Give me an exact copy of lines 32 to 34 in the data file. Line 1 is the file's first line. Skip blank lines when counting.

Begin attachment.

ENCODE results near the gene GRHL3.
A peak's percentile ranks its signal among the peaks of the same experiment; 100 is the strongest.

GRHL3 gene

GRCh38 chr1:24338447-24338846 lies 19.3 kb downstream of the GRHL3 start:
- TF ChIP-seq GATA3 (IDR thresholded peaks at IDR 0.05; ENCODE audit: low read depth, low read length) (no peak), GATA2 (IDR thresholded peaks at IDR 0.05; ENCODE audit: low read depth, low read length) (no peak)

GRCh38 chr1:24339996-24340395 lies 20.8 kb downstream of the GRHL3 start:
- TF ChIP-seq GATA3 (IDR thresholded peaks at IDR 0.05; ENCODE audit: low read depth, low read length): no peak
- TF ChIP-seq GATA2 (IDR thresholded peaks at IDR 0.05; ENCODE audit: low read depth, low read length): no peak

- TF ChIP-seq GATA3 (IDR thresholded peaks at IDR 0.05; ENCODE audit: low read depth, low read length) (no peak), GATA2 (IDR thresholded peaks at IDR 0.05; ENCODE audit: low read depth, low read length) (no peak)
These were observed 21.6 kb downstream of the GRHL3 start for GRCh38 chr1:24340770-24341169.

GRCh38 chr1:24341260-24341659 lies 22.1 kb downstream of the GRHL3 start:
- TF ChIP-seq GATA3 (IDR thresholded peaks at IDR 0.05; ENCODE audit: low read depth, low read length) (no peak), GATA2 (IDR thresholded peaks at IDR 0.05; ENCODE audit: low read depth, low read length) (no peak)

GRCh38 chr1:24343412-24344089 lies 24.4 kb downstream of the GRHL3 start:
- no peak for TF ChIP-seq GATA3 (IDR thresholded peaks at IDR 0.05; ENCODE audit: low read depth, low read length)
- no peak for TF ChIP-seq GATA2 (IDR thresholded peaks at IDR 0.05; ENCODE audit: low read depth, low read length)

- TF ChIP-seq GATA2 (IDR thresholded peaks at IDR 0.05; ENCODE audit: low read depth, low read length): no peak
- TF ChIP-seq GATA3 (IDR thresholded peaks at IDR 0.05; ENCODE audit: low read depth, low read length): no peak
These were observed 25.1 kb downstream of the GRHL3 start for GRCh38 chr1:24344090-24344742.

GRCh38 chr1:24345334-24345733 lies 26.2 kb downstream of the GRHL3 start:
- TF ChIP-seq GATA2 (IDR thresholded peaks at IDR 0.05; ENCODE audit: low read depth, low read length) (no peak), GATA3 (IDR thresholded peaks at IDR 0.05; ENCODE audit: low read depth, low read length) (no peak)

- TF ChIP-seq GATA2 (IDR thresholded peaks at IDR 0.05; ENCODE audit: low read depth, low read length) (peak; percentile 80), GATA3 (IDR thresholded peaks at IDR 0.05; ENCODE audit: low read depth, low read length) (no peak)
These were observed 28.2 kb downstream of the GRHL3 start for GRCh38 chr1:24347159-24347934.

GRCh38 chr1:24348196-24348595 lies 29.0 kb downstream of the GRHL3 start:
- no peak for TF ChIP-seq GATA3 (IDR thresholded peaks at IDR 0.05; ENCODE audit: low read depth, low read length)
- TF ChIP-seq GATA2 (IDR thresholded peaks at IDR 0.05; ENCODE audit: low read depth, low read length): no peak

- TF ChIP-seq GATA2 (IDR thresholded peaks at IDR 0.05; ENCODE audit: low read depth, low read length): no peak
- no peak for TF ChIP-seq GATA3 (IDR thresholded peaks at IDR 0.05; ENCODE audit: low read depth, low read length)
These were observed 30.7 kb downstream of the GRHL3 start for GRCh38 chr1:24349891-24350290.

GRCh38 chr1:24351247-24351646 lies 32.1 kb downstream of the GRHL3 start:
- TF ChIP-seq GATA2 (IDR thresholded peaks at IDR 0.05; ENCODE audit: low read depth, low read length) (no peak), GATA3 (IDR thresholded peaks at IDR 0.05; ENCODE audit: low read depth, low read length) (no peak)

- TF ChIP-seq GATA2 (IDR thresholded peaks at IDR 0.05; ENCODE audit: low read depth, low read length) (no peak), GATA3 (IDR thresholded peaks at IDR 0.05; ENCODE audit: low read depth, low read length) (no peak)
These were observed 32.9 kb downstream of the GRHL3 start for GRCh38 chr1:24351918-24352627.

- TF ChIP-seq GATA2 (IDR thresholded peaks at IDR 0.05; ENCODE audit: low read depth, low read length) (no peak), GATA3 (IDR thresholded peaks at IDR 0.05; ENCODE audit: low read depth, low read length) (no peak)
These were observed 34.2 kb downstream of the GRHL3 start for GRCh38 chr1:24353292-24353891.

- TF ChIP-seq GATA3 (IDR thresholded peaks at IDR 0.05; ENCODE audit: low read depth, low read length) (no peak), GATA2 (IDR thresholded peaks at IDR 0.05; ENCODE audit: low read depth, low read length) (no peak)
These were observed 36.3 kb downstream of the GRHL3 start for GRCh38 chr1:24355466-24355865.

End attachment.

These were observed 32.9 kb downstream of the GRHL3 start for GRCh38 chr1:24351918-24352627.

- TF ChIP-seq GATA2 (IDR thresholded peaks at IDR 0.05; ENCODE audit: low read depth, low read length) (no peak), GATA3 (IDR thresholded peaks at IDR 0.05; ENCODE audit: low read depth, low read length) (no peak)
These were observed 34.2 kb downstream of the GRHL3 start for GRCh38 chr1:24353292-24353891.